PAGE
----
• Watch and learn - from the competition, your suppliers, and clients. Be a magpie for good marketing ideas, and give them your own twist.

ways of finding new work. If in doubt, ask a client with an effective marketing plan who’s helping them out, set a budget, and get them to help you. It doesn’t have to cost the earth and could well give you the fresh ideas you need to boost your business for the New Year.

• We all know it’s so easy to get stuck in a rut of the same

Contact: 63


Let’s get digital Mark Wright, 2014’s The Apprentice winner, and founder of Climb Online, looks at why digital marketing is key for your business’ developmental success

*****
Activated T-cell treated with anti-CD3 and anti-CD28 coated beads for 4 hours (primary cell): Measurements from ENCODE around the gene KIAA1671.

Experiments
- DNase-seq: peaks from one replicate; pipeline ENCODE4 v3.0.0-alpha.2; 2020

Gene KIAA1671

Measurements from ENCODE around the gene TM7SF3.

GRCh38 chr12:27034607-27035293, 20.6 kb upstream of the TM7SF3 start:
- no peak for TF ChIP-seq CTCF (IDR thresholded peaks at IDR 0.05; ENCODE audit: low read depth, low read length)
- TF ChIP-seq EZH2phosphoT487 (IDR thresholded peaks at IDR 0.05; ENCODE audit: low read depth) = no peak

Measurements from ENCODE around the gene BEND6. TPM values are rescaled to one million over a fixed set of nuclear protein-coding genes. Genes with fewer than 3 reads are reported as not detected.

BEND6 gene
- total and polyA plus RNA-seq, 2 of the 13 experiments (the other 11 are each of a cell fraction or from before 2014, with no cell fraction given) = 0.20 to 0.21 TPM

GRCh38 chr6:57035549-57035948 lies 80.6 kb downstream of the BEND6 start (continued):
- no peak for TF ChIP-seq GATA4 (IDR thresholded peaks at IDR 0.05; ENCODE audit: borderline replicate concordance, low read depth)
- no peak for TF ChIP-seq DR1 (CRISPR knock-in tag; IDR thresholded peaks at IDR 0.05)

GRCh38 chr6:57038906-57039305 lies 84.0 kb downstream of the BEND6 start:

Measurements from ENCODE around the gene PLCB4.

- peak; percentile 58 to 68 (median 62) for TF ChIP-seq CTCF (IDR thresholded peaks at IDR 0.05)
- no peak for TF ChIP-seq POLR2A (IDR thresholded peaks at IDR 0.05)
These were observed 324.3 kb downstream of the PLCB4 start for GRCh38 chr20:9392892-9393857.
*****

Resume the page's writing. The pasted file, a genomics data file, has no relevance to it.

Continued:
n 2007 the world changed. Why? Because Apple launched the first smartphone. Fast forward eight years and this innovative device has become a necessity, keeping users connected on a 24/7 basis. Aside from its ability to be your camera, social diary, and sat nav, in 2014, the number of users accessing the internet via their mobile device overtook desktop users for the first time. Though this information is not exactly ground-breaking, how many businesses have used it for both their marketing and business development strategy? What’s more, how many SMEs utilise any online data to drive sales and aid business growth? If you’re one that hasn’t, now is definitely the time to start. Following the explosion of digital platforms – supported even more so by smartphone usage – we now have access to more data, and a far greater understanding of target audiences, than ever before. Through analytics platforms and social media insights, we know demographics such as age, consumer location, the device of choice, and the content or marketing initiatives that have produced the highest engagement and conversion rates.